Photo: Time for lunch.

Suan Pha Hin Ngam and Phaeng Din Waterfall

4 1

Crouching under tight pinches and long green snakes coiled into towering limestone rock, we emerged at a waterfall where an old lady taught us to make rice noodles by hand. Known as “Loei’s Kunming” thanks to a landscape resembling the Southern Chinese region, Suan Pha Hin Ngam and Nam Tok Phaeng Din made for a thrilling adventure.



Forget China; go to Loei!

Forget China; go to Loei!

This “Forest Park of Beautiful Stones” is nestled down a side road amid countryside famous for its rock formations. The moss-covered karst cuts straight up in many places, reaching 800 metres at the highest point. While longer treks can be arranged, we settled for an hour-long guided hike through a forest with rocks resembling various animals and other objects.

We’ve seen more than a few islands and mountains that supposedly look like chickens, camels and elephants in different parts of Thailand, but they always seem to disappoint. At Suan Pha Hin Ngam, one rock truly does look like a baby elephant raising its trunk upwards, while another is an uncanny T-Rex hanging its head low over the trail. This is a place where kids’ imaginations will run wild.

Alternate ending to Jurassic Park: T-Rex turned to stone!

Alternate ending to Jurassic Park: T-Rex turned to stone!

Guided by an enthusiastic nature expert who was raised in the nearby village, the walk first led past a cave shrine marked by two buffalo horns set up on old-fashioned scales, a feature of folk superstition that symbolises fertility. Our guide made up for a lack of English skills by pointing and demonstrating by hand, though he wasn’t quite able to convey the significance of the scales.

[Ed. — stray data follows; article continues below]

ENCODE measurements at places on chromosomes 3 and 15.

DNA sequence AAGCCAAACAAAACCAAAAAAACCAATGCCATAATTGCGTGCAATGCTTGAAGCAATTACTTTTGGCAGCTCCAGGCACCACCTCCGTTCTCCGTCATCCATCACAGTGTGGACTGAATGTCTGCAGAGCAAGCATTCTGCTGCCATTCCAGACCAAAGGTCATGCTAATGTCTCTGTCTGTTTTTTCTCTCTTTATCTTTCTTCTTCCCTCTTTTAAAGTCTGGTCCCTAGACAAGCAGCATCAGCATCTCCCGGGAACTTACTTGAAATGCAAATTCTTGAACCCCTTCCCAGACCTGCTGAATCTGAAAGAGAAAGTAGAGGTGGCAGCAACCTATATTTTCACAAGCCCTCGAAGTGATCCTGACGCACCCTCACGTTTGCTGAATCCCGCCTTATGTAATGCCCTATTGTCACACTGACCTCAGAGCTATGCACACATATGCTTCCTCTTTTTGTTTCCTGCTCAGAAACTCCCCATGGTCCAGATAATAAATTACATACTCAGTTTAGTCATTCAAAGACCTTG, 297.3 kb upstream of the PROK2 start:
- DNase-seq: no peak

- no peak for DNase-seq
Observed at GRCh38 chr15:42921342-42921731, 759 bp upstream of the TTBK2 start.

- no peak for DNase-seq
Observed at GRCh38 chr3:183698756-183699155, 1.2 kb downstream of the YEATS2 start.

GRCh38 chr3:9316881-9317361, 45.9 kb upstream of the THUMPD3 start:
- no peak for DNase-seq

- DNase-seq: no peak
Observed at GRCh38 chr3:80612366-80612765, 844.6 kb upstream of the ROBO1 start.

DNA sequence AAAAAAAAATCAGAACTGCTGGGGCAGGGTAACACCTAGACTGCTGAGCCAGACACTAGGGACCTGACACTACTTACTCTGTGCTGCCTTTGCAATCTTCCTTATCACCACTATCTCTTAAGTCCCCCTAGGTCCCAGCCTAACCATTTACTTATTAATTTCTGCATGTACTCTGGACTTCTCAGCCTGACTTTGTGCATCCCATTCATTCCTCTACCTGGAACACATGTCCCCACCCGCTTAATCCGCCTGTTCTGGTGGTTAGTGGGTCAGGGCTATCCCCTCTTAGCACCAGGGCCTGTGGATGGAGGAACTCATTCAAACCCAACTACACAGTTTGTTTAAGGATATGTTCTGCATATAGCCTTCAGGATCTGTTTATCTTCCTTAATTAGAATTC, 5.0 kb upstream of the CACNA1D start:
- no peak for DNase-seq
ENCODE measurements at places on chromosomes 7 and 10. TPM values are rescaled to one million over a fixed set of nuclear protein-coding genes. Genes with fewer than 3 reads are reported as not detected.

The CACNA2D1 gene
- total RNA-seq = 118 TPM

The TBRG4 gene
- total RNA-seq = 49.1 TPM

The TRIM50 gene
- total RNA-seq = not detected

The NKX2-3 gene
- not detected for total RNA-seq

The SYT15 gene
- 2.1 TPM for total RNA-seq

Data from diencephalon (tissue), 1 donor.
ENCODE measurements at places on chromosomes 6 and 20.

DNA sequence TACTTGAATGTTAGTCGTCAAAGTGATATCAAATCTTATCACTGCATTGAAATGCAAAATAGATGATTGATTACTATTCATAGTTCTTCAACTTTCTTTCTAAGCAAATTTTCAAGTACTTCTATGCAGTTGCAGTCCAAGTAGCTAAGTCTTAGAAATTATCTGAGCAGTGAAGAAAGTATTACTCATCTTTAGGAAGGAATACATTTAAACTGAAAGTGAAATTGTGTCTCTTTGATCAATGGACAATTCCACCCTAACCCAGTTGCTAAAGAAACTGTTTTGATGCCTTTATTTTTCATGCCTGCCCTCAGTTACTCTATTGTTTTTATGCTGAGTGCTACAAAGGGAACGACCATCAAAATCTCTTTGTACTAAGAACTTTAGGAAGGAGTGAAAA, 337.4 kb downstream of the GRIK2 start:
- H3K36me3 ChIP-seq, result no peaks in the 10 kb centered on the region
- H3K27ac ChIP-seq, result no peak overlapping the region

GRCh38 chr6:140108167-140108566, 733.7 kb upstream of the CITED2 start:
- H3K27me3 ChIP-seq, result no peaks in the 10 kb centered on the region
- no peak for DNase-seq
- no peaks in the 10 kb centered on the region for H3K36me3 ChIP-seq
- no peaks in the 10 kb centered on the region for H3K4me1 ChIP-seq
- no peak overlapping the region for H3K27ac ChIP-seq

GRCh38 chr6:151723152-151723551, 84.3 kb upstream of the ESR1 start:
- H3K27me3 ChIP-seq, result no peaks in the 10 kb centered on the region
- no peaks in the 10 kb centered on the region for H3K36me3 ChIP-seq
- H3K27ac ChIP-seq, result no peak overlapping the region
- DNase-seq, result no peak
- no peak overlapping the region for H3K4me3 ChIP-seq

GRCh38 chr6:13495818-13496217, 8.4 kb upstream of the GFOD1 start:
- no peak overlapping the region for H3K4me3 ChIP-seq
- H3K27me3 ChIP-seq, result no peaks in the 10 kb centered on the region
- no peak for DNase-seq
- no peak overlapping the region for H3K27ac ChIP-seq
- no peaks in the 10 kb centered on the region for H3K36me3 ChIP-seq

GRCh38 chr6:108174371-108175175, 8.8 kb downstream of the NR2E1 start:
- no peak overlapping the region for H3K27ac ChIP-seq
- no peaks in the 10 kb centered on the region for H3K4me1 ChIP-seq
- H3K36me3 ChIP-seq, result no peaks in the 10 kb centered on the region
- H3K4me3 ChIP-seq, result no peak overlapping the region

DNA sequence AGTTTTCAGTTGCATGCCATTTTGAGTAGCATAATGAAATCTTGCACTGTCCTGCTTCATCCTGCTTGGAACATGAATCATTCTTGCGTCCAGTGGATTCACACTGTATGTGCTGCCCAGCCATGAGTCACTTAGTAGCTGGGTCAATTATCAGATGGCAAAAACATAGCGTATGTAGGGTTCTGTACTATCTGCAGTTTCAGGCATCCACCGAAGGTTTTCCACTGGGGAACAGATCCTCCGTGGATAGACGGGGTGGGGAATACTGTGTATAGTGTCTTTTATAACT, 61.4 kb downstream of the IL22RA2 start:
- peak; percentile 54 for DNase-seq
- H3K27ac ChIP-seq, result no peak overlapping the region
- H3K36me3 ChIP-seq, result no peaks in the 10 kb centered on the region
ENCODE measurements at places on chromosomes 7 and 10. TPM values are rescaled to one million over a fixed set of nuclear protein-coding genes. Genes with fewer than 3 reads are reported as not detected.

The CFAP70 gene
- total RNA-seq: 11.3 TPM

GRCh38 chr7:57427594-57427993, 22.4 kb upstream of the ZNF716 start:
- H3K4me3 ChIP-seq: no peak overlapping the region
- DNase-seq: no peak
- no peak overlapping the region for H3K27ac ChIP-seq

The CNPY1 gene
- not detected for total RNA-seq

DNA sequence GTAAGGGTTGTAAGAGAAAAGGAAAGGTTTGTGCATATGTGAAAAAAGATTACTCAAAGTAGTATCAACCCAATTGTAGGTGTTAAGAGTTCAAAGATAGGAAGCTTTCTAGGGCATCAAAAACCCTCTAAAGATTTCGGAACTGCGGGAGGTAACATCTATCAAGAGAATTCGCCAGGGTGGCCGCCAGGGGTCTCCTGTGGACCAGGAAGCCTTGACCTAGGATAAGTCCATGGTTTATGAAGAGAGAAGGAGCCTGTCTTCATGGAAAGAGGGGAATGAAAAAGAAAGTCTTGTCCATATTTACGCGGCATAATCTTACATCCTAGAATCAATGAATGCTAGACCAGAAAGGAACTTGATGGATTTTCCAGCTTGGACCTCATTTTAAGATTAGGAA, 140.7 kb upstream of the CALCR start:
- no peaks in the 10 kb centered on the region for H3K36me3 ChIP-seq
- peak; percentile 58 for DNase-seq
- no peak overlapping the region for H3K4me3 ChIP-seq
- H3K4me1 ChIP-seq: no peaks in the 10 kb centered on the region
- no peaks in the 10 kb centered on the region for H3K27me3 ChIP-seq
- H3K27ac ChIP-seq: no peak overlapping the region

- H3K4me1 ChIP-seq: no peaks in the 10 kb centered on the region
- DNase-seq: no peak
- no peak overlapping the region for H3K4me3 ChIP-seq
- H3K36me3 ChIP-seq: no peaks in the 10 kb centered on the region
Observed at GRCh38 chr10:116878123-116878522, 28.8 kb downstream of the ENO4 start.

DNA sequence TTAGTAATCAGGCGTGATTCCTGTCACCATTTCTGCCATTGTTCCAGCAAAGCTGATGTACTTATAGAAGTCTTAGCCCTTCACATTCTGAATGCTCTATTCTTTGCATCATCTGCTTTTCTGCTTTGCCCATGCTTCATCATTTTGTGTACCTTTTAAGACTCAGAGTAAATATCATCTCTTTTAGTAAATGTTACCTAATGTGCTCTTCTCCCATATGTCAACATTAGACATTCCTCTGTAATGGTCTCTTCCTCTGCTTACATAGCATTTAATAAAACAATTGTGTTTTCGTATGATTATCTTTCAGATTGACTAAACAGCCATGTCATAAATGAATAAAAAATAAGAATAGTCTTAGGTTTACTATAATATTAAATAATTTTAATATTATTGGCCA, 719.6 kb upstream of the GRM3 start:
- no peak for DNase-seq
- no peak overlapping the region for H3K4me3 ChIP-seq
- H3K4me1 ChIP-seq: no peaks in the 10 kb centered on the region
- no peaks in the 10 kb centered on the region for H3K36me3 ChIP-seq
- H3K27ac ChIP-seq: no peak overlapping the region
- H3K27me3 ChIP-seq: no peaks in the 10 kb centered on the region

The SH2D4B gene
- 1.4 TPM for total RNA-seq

Looks like just over a kilo of fertility horn.

Looks like just over a kilo of fertility horn.

We crawled under low-hanging rocks before reaching a steel walkway that meandered beneath the canopy. Our guide cut a thin slit on a tree to reveal a blood-like red sap from under the mossy bark. He also pointed out a tree snake coiled nearby along with numerous flowers, mushrooms and some kind of millipede that bundles up to disguise itself as a tiny brown nut.

The snake photo didn’t turn out; you get mushrooms instead.

The snake photo didn’t turn out; you get mushrooms instead.

After descending a steep set of stairs, we emerged into a dark and rather spooky section of narrow caves and cliffs perched so close together that they felt like the walls of a secret castle passageway. This labyrinthine environment made it clear why visitors are required to employ a local guide.

A draping of strong dreadlock-esque roots hung from one cliff, and we were shown how to climb them — just like regular climbing ropes — to reach a height of several metres from the ground. Nearby stood a larger-than-life stone penguin shrouded in spindly vines that, according to our guide, had hosted a Burmese python earlier in the day.

Thai Tarzan.

Thai Tarzan.

Keeping our eyes open for snakes, we once again climbed a stairway to a wide viewing platform where a couple of women peddled lottery tickets under an umbrella. We tried to distinguish more animals in the surrounding mountains, tapped on a slab of stone that rung with a metallic sound, and stood under the very top of a giant, 1,000-year-old palm tree.

At the end of the hike, we sampled tea sold by local vendors before hopping in the back of an ee-taek (Thai-style tractor) for a spin on a muddy lane. The sparkling rooftop of a forest temple and Phi Ta Kohn-style statues of Spiderman and Angry Birds flashed by as we rode. It was too bumpy to take a decent picture.

These guys know how to show you a good time.

These guys know how to show you a good time.